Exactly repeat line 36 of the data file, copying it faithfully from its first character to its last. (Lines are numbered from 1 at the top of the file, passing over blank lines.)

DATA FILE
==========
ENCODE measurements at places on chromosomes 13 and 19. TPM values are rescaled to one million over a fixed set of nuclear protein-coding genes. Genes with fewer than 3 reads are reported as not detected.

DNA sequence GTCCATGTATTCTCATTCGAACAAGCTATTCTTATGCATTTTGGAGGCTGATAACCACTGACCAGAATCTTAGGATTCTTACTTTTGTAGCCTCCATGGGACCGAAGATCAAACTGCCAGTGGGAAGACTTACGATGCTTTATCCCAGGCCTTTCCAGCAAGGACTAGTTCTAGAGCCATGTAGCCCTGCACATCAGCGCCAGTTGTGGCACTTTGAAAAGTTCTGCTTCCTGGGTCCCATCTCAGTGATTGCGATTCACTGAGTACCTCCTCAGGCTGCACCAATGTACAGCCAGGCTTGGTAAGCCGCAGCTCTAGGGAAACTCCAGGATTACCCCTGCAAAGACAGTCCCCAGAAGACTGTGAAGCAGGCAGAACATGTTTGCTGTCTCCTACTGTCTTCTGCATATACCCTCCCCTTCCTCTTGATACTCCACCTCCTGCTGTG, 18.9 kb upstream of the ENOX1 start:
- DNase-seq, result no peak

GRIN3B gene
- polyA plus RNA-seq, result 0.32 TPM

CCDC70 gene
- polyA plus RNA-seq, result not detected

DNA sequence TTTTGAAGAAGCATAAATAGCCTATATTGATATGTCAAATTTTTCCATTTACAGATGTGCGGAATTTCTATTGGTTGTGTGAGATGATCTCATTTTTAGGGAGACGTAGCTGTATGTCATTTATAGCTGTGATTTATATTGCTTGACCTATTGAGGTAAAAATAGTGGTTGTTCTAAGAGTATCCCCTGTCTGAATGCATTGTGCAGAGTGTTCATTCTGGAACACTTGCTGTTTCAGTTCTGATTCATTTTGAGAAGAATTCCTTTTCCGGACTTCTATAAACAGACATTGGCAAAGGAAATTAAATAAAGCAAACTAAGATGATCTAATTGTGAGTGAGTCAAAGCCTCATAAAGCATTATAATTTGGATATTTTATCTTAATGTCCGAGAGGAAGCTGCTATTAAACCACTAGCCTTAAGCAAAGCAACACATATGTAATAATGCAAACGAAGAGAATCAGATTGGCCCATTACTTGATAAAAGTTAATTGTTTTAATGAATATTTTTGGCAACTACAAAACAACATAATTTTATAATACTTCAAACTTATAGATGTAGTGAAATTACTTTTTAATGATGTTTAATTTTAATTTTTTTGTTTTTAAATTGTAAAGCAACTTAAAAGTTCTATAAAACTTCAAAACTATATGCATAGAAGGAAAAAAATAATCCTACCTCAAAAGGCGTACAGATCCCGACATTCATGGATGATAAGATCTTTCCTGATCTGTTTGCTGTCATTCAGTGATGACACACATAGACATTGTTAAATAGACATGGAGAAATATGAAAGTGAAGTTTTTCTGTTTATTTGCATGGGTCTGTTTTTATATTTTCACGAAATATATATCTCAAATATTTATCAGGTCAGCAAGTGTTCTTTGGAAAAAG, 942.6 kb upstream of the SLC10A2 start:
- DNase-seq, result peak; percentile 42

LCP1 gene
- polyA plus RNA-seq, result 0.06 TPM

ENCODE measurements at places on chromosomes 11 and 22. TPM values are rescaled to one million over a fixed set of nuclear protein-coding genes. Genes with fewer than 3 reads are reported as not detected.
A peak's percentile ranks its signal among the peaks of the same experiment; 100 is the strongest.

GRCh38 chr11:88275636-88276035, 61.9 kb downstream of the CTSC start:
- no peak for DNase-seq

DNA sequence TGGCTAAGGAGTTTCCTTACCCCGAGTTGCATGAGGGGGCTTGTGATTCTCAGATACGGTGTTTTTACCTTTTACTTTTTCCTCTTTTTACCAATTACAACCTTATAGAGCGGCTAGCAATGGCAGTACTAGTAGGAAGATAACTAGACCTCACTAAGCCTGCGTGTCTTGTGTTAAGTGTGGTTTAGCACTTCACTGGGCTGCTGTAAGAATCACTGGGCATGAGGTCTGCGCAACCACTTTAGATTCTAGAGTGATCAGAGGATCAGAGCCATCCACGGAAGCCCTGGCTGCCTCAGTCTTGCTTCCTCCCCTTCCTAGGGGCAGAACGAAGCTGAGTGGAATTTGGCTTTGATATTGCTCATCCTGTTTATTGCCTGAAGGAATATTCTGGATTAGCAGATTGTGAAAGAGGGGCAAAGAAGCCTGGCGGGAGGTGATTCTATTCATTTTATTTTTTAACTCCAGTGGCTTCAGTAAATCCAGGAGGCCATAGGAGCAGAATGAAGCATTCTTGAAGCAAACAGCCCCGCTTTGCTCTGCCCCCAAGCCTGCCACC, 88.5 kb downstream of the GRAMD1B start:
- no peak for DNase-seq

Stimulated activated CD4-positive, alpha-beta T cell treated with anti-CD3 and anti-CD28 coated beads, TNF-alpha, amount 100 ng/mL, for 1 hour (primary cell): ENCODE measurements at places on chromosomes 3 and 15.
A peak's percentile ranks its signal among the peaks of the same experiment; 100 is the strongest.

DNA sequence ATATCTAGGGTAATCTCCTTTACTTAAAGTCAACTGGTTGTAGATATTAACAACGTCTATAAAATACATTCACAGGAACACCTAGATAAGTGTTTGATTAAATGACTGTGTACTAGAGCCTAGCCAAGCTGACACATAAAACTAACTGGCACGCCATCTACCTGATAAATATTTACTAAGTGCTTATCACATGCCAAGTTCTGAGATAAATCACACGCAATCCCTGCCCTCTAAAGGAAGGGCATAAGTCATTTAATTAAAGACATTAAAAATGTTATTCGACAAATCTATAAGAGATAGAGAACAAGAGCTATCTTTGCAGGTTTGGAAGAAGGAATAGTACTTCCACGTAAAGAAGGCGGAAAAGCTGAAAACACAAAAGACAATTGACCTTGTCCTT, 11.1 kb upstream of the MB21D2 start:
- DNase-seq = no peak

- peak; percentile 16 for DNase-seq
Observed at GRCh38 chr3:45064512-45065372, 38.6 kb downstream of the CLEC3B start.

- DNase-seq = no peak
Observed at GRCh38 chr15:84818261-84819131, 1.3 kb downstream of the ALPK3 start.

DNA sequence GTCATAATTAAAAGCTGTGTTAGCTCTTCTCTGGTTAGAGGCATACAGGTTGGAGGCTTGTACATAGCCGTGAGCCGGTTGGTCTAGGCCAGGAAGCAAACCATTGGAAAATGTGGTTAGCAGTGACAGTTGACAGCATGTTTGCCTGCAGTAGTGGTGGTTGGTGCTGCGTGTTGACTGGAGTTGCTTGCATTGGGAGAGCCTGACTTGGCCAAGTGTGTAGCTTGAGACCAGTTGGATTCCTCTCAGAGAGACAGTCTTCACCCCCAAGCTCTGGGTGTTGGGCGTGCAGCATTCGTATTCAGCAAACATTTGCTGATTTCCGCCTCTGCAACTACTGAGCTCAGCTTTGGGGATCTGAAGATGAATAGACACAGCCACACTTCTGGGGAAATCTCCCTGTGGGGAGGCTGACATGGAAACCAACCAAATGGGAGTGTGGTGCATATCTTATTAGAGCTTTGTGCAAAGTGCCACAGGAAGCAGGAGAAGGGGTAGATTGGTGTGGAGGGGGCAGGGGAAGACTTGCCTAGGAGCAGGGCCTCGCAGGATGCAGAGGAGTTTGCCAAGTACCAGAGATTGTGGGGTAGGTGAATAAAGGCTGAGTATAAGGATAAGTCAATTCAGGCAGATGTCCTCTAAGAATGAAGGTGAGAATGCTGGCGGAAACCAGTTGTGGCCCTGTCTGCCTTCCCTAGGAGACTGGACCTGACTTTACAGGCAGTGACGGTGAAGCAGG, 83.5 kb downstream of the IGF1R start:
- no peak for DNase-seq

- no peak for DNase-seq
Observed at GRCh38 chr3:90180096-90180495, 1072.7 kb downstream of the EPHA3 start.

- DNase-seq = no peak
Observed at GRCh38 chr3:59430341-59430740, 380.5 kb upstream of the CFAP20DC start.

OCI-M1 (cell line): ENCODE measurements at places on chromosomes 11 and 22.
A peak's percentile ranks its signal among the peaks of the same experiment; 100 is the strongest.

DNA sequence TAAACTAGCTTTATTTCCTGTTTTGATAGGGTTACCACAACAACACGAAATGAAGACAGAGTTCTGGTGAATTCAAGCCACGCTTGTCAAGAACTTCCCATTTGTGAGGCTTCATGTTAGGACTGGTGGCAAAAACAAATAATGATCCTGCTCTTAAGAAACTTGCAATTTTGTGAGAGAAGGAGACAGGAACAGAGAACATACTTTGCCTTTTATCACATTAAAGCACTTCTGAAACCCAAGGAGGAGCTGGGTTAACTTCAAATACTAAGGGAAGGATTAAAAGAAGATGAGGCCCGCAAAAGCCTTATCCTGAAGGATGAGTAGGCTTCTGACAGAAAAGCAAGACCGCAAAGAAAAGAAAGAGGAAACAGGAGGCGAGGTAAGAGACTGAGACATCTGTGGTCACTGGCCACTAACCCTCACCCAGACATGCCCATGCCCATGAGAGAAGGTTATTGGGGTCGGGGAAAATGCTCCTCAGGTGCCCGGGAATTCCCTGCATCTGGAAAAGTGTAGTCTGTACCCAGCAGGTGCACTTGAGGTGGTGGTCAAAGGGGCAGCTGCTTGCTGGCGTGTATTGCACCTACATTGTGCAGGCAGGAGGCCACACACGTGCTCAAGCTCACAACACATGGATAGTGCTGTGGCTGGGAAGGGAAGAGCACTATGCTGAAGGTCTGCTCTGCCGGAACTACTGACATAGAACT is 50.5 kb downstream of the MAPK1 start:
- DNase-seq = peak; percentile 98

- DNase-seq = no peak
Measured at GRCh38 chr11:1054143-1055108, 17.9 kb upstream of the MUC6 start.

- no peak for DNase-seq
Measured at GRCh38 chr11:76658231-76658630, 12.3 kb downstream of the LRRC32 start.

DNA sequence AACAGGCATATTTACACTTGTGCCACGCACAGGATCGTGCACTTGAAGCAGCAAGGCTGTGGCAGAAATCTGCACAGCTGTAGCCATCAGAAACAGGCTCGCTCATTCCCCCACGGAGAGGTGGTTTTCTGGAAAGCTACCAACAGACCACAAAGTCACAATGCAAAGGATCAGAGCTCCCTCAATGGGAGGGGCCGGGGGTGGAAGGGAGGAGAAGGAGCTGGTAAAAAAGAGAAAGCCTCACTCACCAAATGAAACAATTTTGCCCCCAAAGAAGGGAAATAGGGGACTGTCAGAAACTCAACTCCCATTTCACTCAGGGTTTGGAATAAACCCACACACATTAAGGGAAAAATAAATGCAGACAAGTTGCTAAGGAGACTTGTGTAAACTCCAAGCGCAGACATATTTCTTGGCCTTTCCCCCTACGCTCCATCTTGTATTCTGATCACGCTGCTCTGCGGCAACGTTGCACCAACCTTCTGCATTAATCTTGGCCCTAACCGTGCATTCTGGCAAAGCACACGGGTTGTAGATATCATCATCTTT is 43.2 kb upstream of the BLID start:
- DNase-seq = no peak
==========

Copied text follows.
- DNase-seq = no peak